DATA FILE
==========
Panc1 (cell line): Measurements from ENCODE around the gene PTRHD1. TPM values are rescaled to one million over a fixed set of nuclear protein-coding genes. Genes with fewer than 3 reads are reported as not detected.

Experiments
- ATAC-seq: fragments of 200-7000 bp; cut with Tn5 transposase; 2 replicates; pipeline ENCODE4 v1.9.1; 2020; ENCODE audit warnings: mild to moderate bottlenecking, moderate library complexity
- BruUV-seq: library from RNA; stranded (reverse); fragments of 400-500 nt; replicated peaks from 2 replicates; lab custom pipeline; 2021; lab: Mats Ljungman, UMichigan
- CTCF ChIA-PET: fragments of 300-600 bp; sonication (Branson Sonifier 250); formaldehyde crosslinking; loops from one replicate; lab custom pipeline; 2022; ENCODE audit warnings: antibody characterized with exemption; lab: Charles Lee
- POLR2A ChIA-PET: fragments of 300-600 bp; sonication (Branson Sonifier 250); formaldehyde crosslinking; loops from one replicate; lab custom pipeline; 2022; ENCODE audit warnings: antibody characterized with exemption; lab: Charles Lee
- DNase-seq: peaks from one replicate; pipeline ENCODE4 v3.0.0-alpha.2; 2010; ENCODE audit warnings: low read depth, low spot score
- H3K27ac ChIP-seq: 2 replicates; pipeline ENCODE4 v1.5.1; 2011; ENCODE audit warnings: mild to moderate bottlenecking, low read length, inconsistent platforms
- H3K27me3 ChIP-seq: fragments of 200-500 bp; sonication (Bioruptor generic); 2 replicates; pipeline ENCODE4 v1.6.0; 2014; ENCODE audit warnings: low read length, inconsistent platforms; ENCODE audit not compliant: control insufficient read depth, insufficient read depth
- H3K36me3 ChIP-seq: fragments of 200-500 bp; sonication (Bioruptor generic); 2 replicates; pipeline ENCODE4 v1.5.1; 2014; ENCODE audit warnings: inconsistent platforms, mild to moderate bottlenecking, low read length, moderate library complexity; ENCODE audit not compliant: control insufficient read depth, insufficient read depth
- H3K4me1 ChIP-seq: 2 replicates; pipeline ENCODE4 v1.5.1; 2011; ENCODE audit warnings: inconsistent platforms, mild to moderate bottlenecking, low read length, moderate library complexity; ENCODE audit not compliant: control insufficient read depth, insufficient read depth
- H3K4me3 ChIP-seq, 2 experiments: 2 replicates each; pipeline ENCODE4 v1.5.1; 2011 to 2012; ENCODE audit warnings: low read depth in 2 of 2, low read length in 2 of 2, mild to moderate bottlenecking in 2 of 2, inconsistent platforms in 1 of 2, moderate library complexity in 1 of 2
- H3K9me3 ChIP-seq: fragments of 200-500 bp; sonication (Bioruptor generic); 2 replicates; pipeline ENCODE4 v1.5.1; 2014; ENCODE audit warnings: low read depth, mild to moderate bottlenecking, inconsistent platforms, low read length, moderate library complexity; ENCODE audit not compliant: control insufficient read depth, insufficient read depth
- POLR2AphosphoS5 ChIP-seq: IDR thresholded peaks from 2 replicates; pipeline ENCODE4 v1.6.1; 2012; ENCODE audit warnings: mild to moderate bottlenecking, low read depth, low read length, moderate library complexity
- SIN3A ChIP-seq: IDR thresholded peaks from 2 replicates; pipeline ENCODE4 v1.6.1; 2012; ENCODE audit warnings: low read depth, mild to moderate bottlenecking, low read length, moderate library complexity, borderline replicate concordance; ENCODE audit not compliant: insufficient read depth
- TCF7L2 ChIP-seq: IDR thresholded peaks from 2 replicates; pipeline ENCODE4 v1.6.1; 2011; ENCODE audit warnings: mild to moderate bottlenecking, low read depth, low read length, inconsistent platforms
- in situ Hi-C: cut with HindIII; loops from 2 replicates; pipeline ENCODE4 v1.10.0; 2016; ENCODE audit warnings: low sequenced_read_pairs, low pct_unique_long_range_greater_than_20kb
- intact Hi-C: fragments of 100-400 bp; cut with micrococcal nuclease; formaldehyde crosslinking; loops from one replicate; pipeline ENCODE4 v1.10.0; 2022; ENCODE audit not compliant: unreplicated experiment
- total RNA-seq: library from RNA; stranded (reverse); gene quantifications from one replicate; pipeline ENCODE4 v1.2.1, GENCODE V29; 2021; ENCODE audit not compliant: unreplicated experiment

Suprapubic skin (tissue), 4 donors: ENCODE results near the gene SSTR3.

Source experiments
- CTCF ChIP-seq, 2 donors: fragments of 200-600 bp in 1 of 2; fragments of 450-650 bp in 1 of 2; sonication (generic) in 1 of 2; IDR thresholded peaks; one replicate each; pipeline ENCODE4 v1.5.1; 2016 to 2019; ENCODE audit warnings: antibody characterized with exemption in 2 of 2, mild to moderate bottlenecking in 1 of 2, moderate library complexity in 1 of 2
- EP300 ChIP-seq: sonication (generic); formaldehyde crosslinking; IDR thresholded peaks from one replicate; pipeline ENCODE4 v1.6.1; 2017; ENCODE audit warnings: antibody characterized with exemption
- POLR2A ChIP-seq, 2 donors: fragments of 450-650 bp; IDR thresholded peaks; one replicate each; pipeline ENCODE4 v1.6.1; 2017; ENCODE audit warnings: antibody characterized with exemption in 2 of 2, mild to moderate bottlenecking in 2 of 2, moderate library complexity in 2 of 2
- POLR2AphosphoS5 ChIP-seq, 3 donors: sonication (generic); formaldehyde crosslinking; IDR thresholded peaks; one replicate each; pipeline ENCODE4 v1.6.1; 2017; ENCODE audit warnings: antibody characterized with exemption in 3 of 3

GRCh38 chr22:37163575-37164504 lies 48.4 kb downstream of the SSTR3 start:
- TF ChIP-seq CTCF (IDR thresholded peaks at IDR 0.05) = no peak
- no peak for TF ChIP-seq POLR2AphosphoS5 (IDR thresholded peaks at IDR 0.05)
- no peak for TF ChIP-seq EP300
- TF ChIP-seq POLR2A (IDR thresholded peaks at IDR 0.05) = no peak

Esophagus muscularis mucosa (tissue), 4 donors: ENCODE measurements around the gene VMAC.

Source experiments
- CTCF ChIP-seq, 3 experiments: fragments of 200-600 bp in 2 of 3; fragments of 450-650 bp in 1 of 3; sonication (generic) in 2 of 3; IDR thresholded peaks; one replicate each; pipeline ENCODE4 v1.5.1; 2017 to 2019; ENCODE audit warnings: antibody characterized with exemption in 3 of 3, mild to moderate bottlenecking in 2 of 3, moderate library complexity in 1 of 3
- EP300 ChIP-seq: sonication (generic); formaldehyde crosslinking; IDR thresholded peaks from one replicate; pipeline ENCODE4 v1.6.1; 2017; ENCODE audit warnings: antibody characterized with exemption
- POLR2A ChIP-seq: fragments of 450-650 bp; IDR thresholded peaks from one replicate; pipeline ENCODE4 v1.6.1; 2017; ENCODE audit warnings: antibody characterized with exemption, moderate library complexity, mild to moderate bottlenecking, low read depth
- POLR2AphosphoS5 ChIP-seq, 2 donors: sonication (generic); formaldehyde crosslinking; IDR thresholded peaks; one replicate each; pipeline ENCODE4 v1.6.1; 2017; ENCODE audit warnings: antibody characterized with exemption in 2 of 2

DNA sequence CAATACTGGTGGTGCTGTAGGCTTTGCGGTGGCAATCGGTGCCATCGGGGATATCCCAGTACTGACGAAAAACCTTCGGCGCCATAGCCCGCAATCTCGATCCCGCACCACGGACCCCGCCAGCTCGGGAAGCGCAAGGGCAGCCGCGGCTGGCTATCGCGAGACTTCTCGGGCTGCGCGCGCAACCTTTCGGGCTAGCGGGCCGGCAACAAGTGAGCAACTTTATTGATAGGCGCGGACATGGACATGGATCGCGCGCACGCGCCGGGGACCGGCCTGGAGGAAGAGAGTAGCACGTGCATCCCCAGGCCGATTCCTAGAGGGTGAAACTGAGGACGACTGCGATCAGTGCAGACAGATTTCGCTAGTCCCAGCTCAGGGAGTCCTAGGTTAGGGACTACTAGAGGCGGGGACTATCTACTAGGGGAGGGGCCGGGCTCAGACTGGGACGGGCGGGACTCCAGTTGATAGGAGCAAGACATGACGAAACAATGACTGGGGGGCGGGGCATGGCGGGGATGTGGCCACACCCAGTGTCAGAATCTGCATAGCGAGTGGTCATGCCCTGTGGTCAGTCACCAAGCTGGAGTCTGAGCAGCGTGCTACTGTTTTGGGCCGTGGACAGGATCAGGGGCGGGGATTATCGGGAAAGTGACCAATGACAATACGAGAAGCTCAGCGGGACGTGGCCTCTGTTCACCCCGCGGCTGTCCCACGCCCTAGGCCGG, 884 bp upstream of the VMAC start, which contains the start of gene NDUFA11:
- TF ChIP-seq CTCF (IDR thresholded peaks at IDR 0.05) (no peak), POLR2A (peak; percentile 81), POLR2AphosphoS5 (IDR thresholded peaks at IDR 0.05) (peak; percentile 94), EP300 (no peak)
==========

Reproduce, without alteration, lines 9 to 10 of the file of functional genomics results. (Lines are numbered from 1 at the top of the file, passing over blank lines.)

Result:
- H3K27me3 ChIP-seq: fragments of 200-500 bp; sonication (Bioruptor generic); 2 replicates; pipeline ENCODE4 v1.6.0; 2014; ENCODE audit warnings: low read length, inconsistent platforms; ENCODE audit not compliant: control insufficient read depth, insufficient read depth
- H3K36me3 ChIP-seq: fragments of 200-500 bp; sonication (Bioruptor generic); 2 replicates; pipeline ENCODE4 v1.5.1; 2014; ENCODE audit warnings: inconsistent platforms, mild to moderate bottlenecking, low read length, moderate library complexity; ENCODE audit not compliant: control insufficient read depth, insufficient read depth